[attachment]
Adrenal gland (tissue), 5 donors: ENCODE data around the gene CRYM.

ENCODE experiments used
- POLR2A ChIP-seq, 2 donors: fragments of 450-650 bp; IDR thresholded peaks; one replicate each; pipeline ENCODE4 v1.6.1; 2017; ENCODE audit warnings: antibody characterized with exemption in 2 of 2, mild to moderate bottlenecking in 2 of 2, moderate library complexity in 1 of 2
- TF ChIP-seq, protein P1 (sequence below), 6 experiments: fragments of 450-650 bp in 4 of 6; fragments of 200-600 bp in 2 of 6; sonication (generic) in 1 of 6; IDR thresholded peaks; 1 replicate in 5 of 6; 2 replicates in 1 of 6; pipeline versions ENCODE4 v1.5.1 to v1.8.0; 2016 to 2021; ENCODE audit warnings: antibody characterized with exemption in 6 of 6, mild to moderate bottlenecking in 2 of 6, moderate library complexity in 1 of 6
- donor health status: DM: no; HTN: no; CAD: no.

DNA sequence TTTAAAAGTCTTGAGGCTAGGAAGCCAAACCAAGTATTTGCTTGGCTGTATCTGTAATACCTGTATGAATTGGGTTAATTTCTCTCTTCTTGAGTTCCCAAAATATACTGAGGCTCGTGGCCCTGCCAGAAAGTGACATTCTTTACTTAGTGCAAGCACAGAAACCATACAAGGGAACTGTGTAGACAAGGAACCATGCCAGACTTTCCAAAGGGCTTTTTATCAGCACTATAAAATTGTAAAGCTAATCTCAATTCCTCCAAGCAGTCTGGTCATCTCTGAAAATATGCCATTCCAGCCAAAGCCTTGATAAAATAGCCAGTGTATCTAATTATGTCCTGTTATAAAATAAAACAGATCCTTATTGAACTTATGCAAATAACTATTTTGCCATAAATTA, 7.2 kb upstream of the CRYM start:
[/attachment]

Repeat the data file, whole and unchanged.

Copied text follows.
Adrenal gland (tissue), 5 donors: ENCODE data around the gene CRYM.

ENCODE experiments used
- POLR2A ChIP-seq, 2 donors: fragments of 450-650 bp; IDR thresholded peaks; one replicate each; pipeline ENCODE4 v1.6.1; 2017; ENCODE audit warnings: antibody characterized with exemption in 2 of 2, mild to moderate bottlenecking in 2 of 2, moderate library complexity in 1 of 2
- TF ChIP-seq, protein P1 (sequence below), 6 experiments: fragments of 450-650 bp in 4 of 6; fragments of 200-600 bp in 2 of 6; sonication (generic) in 1 of 6; IDR thresholded peaks; 1 replicate in 5 of 6; 2 replicates in 1 of 6; pipeline versions ENCODE4 v1.5.1 to v1.8.0; 2016 to 2021; ENCODE audit warnings: antibody characterized with exemption in 6 of 6, mild to moderate bottlenecking in 2 of 6, moderate library complexity in 1 of 6
- donor health status: DM: no; HTN: no; CAD: no.

DNA sequence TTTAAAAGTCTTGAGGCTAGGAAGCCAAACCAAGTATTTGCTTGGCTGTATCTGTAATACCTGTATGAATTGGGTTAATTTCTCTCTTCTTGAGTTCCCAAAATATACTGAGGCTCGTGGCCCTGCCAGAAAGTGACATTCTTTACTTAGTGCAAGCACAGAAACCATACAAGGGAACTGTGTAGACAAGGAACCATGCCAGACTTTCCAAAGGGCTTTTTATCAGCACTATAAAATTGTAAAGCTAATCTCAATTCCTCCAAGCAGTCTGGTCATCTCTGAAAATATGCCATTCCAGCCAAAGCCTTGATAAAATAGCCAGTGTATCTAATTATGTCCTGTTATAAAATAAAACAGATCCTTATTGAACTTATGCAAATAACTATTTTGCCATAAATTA, 7.2 kb upstream of the CRYM start: